By Joel Francis
The Kansas City Star
Three days after Michael Jackson’s death, Jamie Foxx appeared as host of the BET Awards clad in a red leather, Thriller-era jacket and sequined glove. After performing “Beat It” and telling a few jokes about Jackson’s ever-changing nose, Foxx paid tribute to the fallen icon by moonwalking across the stage.
And when Foxx performs a concert at the Sprint Center on Saturday, Jackson again will have his moment.
“We definitely do a Michael Jackson moment at our shows and let his music play,” Foxx said in a recent telephone interview. “A lot of the media’s Michael Jackson coverage has become a circus. We try to concentrate on what he gave us — his music.”
After walking the tightrope of poking fun at Jackson without offending, Foxx closed out the BET Awards with a duet of “I’ll Be There” with Ne-Yo. After the pair finished, Jackson’s sister Janet and father, Joe, came out and thanked everyone for their support.
“My job that night was to keep things light, keep things fun,” Foxx said. “Having the family there was tough, because I wanted to be respectful and I knew Janet was going to come out at the end. I have to commend BET, though. They had to do an awards show when the biggest entertainer in the world passes away. With very little money and very little time, they completely turned the show around.”
When Foxx last played Kansas City at the Music Hall in March, 2007, he was best known for his Oscar-winning performance as Ray Charles and parodying that character on the hit single “Gold Digger” with Kanye West. For this tour, Foxx has the success and chops under his belt to prove that he’s not just another actor living out a fantasy as a musician.
“The biggest thing I’ve learned since the last tour is that you should go out while your record is hot, not wait two years,” Foxx said, remembering his 2005 hit “Unpredictable,” which he didn’t promote until 2007. “Right now, this very moment, ‘Blame It’ is still rolling (on the charts). It’s sizzling.”
When Stevie Wonder played Starlight Theatre recently, he stopped the show for a few minutes to have the soundman pump his favorite song this year through the PA. Within moments, the crowd that had been grooving to “Signed, Sealed, Delivered” and “Living for the City” was grinding to Foxx’s “Blame It.”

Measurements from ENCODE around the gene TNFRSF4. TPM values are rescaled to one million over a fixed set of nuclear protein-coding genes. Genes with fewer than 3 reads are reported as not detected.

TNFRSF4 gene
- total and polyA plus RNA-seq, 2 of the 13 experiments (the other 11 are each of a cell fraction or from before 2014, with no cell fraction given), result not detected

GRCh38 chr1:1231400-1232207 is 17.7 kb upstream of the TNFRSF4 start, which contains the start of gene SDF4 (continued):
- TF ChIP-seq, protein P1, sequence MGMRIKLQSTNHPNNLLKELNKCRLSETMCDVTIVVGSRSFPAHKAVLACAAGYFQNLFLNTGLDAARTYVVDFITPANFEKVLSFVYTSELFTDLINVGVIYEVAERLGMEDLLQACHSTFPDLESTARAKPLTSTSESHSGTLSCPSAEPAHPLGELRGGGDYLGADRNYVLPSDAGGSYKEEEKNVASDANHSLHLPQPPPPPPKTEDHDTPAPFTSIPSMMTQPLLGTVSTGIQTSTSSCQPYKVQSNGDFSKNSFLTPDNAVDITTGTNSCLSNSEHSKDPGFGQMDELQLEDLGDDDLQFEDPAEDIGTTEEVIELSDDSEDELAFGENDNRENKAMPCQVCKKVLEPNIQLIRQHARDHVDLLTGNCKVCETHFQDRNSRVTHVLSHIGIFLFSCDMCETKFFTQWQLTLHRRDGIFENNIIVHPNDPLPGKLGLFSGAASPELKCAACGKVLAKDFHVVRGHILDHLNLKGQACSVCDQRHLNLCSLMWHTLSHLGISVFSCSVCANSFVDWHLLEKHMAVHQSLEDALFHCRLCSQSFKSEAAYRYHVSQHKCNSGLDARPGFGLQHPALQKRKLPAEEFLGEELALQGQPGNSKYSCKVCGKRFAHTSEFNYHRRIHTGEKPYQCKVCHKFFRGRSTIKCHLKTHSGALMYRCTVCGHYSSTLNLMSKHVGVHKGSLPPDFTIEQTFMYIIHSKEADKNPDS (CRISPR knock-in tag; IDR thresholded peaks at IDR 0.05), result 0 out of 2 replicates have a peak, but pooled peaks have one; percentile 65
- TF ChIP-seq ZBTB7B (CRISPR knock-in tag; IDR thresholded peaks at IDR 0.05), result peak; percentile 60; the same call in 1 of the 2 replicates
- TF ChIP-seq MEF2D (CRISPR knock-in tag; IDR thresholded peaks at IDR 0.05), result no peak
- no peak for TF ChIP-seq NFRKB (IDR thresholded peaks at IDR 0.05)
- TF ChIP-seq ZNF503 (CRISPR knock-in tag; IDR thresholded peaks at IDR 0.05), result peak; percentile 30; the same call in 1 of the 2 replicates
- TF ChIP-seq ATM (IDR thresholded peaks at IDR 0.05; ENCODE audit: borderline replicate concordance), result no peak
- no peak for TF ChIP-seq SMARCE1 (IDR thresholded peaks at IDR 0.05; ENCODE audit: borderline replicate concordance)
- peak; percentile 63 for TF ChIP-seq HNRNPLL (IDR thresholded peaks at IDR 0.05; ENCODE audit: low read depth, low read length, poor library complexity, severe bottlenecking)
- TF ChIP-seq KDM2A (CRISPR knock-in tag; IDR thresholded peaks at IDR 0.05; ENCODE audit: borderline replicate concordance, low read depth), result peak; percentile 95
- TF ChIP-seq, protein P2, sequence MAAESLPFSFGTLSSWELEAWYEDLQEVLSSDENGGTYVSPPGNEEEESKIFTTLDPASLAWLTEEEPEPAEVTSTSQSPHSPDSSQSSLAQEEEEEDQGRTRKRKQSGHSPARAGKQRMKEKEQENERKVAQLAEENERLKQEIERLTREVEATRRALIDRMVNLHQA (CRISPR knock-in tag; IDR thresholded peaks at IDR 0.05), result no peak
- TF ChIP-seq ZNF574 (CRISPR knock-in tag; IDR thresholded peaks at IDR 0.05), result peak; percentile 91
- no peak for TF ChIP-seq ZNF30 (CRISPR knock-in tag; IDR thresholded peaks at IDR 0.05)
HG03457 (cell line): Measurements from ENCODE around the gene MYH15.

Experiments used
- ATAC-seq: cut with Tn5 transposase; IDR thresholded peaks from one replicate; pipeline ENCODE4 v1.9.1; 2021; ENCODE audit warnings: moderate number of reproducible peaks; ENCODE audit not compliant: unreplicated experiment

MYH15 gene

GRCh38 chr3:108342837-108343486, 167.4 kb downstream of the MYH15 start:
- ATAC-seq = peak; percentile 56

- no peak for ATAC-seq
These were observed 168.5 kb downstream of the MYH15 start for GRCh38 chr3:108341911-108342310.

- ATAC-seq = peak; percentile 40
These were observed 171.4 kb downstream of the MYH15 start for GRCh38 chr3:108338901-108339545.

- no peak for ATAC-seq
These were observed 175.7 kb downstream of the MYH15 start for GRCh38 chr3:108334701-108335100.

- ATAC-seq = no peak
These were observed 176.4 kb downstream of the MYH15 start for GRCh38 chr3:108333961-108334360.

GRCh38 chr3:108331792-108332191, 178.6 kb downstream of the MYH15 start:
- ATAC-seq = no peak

Even without the endorsements, “Blame It” is one of the unofficial songs of the summer. It topped the Urban Contemporary charts for 12 consecutive weeks and as of mid-July it had been in the Top 40 for 26 weeks.
Like many of the previous summertime hits, “Blame It” gets a boost from the ubiquitous T-Pain. He won’t be at the Sprint Center, but Foxx said audiences won’t miss T-Pain or any of the other artists that appear on his albums.
“For those songs with features, I have guys who sing those parts, so we don’t miss a step,” Foxx said. “My back-up singer does a great job performing T-Pain’s part. It’s a lot of fun, but it also taught me another lesson: Don’t lean on your features too heavily when recording, so you can still do them alone on tour.”
Before Foxx was an Oscar-winning actor or a comedian on “In Living Color” and “Def Comedy Jam,” he was a musician. Foxx started taking piano lessons at age 5 and released his first album in 1994. It took 11 years and an appearance on Twista’s “Slow Jamz” — again with West — before Foxx released a follow-up album.
When he began performing as a musician on the big stage, Foxx drew on his experiences as an actor and comedian.
“Through playing live I learned how to pace myself,” Foxx said. “I learned I could take my time with a slow song. As a comedian, I am always looking for a reaction. But when you sing a slow song, you don’t need an immediate reaction. Sometimes people want to take it all in before they respond. I don’t need to go all over the stage to make sure they like it.”
Whatever the tempo, Foxx pulls on his acting background and treats each song as if he’s playing a character. Upbeat songs get a character who knows how to party and have fun, Foxx said.
“When it’s time for slower music, I change clothes and put on a suit,” he said. “For ‘Blame It,’ I wear a sparkly jacket, because that’s what I felt that character would wear. Everything’s always a character.”
Foxx appeared as a different kind of musician earlier this year. In the movie “The Soloist,” he portrayed a homeless, schizophrenic, classically trained cellist. Don’t look for that character to appear onstage.
“No more cello for me,” Foxx said. “I just play piano.”
Jamie Foxx and his 50-city “Intuition Tour” come to Kansas City at 8 p.m. Saturday at the Sprint Center. Doors open at 7. Tickets are $59.75 and $69.75 at www.ticketmaster.com.